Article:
Processing Pollinators!


Left: A pollinator trap for collecting bees. Right: Washing the bees; one of the steps in processing them for identification.
Photo by Peggy Plass (left) and Elizabeth Pass (right)

One of the many benefits of working on projects through Virginia Working Landscapes is the excellent education and training opportunities which they also provide. Through the years, several Headwaters Master Naturalists have worked as volunteers for VWL’s pollinator project, collecting field data in support of a survey of local bumblebees. The field portion of the project involves tromping through beautiful fields to retrieve bees who have been drowned in blue vein traps (see photo above left), storing them in alcohol, and returning them to the researchers at Blandy Farm who painstakingly examine and count all of these little animals. The fact that the work is designed to provide a much needed (and previously unavailable) census of bees in the state, and to allow tracking of changes in that population, has always made me feel better about the fact that some individual bees die in the traps.

In addition to the work of collecting and monitoring the traps during the summer season, however, volunteers also have the opportunity to participate in the processing of the bees. This is a place where you can let your inner citizen scientist truly run rampant, becoming part of the process of preparing the bees for identification (and learning how to do some of that identification yourself!).

I once heard a young girl (who had accompanied her mom to one of the bee processing sessions) describe the work as “bee salon,” a fairly apt description Processing the bees begins with opening up the bags (collected during the summer from the blue vein traps) and straining out the alcohol used to store them (see photo above right). Sometimes there are a lot of other bugs in the traps. For example, in one collection this summer, I removed probably 300 june beetles from my blue vein trap. If there are a lot of such non-bee insects in a collection, it’s good to pick those out before beginning the first round of washing.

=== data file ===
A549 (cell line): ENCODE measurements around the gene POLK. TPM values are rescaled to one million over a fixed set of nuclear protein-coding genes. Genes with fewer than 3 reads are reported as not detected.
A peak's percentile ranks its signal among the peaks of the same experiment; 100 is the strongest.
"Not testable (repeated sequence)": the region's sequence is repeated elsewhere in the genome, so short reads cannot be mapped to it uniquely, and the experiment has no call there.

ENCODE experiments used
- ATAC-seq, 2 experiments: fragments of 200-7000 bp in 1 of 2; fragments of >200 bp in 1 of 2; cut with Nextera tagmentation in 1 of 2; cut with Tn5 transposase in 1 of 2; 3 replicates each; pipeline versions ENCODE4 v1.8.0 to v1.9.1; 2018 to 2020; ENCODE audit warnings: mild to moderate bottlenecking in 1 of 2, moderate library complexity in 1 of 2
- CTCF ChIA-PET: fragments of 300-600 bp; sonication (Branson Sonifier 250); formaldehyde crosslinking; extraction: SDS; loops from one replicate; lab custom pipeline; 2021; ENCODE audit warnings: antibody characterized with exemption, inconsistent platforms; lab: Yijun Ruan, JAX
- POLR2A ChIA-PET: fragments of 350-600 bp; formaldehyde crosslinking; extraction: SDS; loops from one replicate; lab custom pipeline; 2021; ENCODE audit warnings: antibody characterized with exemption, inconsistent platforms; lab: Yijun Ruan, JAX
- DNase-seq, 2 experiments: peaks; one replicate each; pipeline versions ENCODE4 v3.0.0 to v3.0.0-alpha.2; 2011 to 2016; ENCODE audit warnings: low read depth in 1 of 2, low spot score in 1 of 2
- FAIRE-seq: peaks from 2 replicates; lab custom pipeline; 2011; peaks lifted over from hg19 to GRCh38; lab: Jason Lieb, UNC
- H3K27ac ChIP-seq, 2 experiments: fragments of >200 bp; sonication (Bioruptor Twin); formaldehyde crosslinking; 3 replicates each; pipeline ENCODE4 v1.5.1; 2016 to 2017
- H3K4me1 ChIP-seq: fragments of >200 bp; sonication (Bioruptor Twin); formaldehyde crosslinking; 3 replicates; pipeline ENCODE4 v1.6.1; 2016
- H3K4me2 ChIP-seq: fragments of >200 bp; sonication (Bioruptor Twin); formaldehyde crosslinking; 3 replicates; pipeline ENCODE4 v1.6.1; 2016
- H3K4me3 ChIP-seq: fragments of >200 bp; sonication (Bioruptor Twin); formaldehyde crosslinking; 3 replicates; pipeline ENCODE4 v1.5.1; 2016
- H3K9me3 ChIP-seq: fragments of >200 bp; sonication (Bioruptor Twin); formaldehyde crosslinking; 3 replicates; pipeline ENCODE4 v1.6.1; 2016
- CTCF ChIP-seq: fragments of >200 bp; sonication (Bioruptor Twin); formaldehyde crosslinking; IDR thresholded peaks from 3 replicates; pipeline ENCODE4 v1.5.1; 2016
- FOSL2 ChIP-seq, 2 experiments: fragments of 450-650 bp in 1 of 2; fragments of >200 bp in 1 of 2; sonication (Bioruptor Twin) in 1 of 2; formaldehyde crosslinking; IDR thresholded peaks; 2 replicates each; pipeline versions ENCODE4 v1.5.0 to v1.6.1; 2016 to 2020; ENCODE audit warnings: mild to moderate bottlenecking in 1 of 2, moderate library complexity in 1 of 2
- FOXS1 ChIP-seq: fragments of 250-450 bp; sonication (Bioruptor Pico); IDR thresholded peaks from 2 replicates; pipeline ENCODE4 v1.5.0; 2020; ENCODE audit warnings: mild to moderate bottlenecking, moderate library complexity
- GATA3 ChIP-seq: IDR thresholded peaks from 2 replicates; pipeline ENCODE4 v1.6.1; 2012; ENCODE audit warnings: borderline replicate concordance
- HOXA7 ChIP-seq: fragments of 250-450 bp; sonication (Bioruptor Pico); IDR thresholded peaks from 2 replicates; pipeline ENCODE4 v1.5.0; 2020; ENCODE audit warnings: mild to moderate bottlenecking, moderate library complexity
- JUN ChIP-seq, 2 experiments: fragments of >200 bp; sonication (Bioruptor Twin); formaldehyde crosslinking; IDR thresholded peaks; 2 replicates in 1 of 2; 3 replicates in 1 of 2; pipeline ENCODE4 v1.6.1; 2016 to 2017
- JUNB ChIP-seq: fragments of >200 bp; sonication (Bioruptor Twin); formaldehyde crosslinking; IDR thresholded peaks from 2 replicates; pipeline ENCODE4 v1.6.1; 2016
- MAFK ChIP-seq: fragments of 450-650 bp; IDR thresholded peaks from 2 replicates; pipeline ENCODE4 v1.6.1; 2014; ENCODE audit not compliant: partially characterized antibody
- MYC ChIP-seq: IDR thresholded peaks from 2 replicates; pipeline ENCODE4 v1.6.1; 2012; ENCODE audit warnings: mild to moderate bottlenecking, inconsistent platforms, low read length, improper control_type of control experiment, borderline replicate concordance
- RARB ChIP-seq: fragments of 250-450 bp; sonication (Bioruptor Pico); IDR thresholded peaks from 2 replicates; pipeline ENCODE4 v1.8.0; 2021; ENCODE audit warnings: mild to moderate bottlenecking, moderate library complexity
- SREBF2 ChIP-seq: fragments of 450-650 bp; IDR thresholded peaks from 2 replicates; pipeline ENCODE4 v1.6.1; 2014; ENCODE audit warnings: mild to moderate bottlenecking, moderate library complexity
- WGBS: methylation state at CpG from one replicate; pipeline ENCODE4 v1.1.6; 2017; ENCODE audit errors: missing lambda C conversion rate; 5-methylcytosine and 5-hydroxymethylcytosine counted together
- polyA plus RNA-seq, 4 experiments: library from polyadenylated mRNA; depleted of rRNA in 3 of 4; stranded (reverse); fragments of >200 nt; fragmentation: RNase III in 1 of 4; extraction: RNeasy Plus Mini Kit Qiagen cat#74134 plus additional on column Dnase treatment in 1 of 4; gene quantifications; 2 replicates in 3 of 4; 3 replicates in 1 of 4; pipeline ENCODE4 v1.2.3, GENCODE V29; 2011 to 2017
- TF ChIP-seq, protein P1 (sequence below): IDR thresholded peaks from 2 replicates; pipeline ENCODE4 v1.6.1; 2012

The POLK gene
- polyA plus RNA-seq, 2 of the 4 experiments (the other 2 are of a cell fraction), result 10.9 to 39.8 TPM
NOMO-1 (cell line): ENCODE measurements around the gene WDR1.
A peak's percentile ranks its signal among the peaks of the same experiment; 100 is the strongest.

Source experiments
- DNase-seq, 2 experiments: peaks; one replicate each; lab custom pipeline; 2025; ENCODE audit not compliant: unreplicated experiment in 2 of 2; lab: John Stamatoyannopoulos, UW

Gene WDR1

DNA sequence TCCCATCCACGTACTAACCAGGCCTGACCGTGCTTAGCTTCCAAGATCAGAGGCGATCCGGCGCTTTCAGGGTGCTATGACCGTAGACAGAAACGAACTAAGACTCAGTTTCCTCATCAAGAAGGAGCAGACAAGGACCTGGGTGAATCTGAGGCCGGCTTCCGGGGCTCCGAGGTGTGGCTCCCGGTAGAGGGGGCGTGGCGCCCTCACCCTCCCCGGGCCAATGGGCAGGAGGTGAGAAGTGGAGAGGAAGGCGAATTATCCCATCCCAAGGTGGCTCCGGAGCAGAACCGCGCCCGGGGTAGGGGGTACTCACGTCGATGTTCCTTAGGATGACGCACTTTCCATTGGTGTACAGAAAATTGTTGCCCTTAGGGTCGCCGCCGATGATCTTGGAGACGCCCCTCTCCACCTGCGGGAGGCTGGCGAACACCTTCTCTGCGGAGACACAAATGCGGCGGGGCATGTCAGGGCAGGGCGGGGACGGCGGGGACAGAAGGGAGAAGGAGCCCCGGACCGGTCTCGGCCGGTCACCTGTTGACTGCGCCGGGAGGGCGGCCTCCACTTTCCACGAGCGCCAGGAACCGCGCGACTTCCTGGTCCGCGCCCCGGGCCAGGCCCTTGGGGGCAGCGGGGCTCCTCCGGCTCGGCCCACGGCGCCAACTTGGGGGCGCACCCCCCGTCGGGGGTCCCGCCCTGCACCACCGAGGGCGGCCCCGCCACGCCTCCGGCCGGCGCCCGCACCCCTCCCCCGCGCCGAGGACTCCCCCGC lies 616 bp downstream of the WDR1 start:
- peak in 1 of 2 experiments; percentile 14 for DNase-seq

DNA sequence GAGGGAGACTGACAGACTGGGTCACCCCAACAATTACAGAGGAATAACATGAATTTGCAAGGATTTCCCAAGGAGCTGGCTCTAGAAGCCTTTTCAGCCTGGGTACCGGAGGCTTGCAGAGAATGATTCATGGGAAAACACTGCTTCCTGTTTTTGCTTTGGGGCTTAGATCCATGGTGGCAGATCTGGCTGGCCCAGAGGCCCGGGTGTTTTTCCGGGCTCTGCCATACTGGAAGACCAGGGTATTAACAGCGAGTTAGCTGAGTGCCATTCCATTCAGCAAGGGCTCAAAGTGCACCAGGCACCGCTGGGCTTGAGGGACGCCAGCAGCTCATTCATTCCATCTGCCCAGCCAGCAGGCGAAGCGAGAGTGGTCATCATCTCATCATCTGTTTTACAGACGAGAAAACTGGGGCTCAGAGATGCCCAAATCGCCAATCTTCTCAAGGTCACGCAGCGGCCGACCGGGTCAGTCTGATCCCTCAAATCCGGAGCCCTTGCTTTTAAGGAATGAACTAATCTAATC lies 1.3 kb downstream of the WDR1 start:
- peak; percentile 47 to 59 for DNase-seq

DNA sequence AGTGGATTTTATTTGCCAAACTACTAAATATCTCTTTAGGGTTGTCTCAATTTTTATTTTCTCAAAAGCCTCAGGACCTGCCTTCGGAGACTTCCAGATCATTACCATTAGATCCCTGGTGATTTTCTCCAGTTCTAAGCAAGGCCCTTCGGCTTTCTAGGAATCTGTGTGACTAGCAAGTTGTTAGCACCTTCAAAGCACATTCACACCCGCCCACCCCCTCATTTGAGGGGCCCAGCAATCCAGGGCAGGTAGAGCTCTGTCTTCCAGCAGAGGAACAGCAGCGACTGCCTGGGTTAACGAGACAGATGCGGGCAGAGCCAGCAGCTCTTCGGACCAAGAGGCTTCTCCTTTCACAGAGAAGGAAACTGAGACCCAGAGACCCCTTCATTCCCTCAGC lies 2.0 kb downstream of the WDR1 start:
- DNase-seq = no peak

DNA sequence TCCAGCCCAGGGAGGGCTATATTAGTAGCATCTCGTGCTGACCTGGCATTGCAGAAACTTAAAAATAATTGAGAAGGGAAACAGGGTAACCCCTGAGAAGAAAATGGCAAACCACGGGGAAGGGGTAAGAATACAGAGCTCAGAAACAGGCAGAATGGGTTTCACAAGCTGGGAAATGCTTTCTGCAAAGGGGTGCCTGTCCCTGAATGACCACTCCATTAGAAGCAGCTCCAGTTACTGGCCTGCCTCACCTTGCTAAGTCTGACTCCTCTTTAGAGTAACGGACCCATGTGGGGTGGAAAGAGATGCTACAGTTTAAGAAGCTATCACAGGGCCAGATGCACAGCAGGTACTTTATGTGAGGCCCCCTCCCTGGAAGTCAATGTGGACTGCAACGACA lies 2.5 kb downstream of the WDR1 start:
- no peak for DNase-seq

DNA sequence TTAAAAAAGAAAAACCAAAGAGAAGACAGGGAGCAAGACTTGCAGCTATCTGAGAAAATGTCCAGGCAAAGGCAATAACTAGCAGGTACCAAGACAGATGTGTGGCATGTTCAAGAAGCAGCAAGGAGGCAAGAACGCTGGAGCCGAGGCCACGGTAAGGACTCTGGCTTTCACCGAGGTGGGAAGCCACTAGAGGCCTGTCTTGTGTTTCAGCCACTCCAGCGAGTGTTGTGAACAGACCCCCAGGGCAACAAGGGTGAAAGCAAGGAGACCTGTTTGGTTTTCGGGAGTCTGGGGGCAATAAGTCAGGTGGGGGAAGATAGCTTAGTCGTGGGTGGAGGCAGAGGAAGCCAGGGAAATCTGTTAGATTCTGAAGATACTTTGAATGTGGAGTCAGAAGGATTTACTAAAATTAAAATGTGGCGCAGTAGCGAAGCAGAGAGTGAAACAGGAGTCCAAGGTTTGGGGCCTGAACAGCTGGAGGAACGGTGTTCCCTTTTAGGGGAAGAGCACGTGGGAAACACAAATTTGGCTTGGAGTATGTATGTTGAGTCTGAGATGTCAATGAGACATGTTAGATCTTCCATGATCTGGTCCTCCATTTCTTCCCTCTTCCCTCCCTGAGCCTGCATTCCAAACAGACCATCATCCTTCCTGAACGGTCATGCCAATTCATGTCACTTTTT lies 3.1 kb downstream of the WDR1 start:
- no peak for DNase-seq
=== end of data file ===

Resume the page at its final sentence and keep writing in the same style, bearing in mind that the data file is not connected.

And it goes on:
In the next step, the remaining bees are emptied into a large jar, covered with water and just a drop of dishwashing solution. Some enthusiastic shaking (think washing machine agitation on gentle cycle) ensues. The next step involves rinsing to remove the soap and any other icky parts that might have been remaining. The bees are then poured out into a large kitchen strainer, and head to the drying station.


Drying the bees under a strainer.
Photo by Peggy Plass

The strainer containing the insects is inverted onto a paper towel, making sure that everyone is securely “trapped” underneath the “dome” of the strainer, with no legs or wings caught underneath or sticking outside. Then, holding the strainer securely with one hand, one fires up a blow dryer. Bees start blowing around the inside of the strainer in a little whirlwind, and when they all seem to be pretty dry (always hard to tell exactly when that is, but usually when they’re all floating around pretty freely, no clumping), they get moved to the pinning station.


Sorting bumblebees from other bees and insects.
Photo by Elizabeth Pass

Here’s where things get really fun. The study supported by VWL is focused only on bumblebees, but the researchers at Blandy want to hang on to non-bumble bees as well (for possible future examination). So, after the bees are clean and dry, the next step is to sort the bumbles from the other bees (see photo above).  Non-bumblebees are returned to a whirl pack and stored for future examination. Through the years, I’ve gotten pretty good at recognizing which insects are bumbles and which are not (it’s not as easy as you might think!), but there are always professional researchers around to help. The remaining bumbles are pinned in boxes, ready for identification and counting by researchers.


Sorted and pinned bumblebees, ready to go to the scientists.
Photo by Peggy Plass

The researchers at Blandy are amazing folks who generously share their considerable expertise with volunteers interested in learning how to identify the bumblebees. There are a lot of different bees in our area, and the differences in their appearance are subtle, so I admit I’m not very good at this part, but I’ve enjoyed being made aware of what to look for. Being able to be part of the research experience in this way is just one of the many benefits of volunteering with VWL. Watch for reminders next Spring about the opportunities opening for VWL volunteering in 2020!

by Peggy Plass

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